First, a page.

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August 21, 2017

‘Matthew Turner’ Gets its Masts

The Matthew Turner is looking more and more like a ship. On Saturday — and with the ceremonial fanfare we’ve come to enjoy from Educational Tallships — the Turner’s fore and aft masts were lifted by crane, stepped and fastened into place.

Everything done on the Matthew Turner is on a maxed-out scale.

© 2017 John “Woody” Skoriak

The Turner’s "main mast and foremast are built, as is the tradition, in two sections each," according to Educational Tallships. "The masts are constructed of epoxy laminated Douglas fir planks that have been hand-shaped into massive tapered cylinders."

"OK, you push a little to your left, I’ll push right, annnnnnd . . . Got it!"

© 2017 John “Woody” Skoriak

The masts — which weigh between 4,500 and 5,000 pounds — were "stepped into custom bronze fittings firmly secured to the Turner’s keel. The lower main mast is 70 feet above the waterline. The lower foremast is 50 feet above the waterline. Each mast, when fully assembled, will be 100 feet above the waterline."

Oh, it’s going to be a sailboat?

© 2017 John “Woody” Skoriak

As is the tradition in larger sailboats, coins were placed underneath each mast. "Sailors and shipwrights have been putting coins under the masts of ships for several thousand years," Educational Tallships said. "They’ve been found in the mast steps of ancient Roman shipwrecks. The hope, still, is the offering will bring good luck and safe passage."

The army of volunteers, professional shipwrights and subcontractors have built a magnificent, inspiring ship in the Turner. 

© 2017 John “Woody” Skoriak

For the Turner, "each of the mast steps contains several historic and contemporary US silver dollars, gold coins and talisman objects that will be permanently held in place by the mast butts." The top sections are scheduled to be stepped in October, with the yards and booms coming in January 2018.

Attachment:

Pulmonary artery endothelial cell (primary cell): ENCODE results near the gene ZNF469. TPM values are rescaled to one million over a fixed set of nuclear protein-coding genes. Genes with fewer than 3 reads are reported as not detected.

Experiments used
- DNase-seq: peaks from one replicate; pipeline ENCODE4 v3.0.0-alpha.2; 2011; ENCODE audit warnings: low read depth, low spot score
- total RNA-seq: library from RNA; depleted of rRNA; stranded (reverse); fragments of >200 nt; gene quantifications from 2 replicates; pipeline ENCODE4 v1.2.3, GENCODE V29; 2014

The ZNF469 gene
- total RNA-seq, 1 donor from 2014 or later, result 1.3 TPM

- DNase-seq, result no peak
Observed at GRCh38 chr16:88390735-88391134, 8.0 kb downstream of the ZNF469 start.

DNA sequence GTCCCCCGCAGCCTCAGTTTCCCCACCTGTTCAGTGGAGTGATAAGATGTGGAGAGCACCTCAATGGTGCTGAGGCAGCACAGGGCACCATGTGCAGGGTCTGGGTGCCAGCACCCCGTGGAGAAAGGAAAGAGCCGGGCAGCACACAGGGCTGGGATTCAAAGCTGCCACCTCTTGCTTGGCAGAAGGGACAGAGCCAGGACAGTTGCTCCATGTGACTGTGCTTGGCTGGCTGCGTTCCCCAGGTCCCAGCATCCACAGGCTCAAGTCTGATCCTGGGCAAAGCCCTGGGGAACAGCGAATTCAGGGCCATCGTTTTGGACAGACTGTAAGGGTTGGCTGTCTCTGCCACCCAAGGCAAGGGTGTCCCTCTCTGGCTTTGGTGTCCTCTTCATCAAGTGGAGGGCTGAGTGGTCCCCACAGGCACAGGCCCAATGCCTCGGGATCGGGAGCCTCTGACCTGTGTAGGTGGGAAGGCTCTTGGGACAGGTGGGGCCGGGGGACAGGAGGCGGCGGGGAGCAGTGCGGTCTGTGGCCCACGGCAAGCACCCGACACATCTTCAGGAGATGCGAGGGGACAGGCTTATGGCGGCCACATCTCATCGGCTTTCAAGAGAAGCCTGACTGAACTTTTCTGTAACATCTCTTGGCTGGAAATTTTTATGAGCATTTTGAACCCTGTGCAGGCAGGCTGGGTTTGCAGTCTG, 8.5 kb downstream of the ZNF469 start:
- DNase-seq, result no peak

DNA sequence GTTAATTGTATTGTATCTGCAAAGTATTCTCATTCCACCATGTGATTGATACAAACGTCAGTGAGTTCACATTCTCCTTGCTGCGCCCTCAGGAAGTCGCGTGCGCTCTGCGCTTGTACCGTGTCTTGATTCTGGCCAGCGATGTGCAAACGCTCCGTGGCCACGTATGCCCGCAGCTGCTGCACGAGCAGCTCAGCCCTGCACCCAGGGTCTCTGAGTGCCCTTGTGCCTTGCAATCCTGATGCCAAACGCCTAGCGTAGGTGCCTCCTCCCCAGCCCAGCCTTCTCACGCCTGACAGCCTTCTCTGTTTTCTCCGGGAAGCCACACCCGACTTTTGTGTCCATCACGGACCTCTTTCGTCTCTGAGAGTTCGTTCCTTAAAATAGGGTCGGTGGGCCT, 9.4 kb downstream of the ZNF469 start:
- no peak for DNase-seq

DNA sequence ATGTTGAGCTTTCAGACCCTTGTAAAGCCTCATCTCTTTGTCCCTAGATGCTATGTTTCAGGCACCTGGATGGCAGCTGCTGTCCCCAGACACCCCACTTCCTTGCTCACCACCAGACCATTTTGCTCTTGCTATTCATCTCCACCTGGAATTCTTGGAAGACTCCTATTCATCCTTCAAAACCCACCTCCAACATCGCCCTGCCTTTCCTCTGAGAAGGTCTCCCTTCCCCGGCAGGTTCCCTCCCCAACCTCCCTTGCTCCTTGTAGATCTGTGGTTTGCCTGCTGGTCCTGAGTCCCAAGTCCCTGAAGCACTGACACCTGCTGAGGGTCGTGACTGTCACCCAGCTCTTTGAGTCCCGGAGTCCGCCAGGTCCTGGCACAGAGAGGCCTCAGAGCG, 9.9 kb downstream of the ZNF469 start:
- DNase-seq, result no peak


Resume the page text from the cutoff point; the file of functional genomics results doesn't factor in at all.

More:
Tuesday Night Racing in Sausalito

A typical summer evening in Sausalito: A thick fog bank rolls over Wolf Ridge and down the Waldo Grade, seeking out Richardson Bay.

© 2017 Roxanne Fairbairn

Sausalito Yacht Club’s August 8 Summer Sunset race was sailed in typical Bay Area summer conditions, with a brisk westerly wind, waning ebb and an early sunset. Eight spinnaker boats came to the line, but three suffered gear failure. Prior to the start, Steve Gordon’s J/88 Inconceivable radioed and asked to borrow a bosun’s chair so a masthead issue could be sorted out. Inconceivable  started late.

During the race, Ron Anderson’s J/105 Streaker lost a sheave for the spinnaker halyard, and Nick Sands’ Sabre 402 Escapade’s headsail tack failed — a partially rolled-up genoa, which unrolled on each tack, slowed them down. Streaker went home, but Inconceivable and Escapade sailed the course, even though they were far behind. Race chair Doug Ford commented on "a good deal of Corinthian spirit on display for completing the race!"

Two asymmetrical J/Boats, the J/105 Streaker and newer J/88 Courageous, fly asymmetrical spinnakers on the run between Yellow Bluff and Angel Island.

© 2017 Roxanne Fairbairn

A windward/ leeward drop-mark course between Point Knox (Angel Island) and Yellow Bluff (Sausalito headlands) provided ample opportunity for boats to test less wind and ebb on the north side of the course, and more wind and ebb to the south. The usual swirling westerly wind under Yellow Bluff allowed crews to practice quick tacks when a favored lift turned into a major header. An outgoing automobile ship helped make things interesting on the second windward leg for boats seeking the ebb in the shipping channel, forcing them to tack early and providing dead air as it slowly proceeded along the south side of the course.

On the rail of Inconceivable in the golden hour.

© 2017 Roxanne Fairbairn

The spinnaker and large-boat white-sail divisions toured the course twice, while the small-boat non-spinnaker fleet rounded it once. Chuck Cihak’s J/105 Hazardous Waste emerged the winner in the spinnaker division, followed by Gary Panariello’s J/88 Courageous. Scott Lamson’s J/105 Mamaluc eked out an 18-second win over Bob Bloom’s J/35 Jarlen in the big-boat non-spinnaker fleet. Philip Hyndman’s Cal 29 Serendipity finished first in the small-boat non-spinnaker division.

Greg Arkus’s Tartan Ten Abba-Zaba finished third in Non-Spinnaker C in the most recent SYC beer can race.

© 2017 Roxanne Fairbairn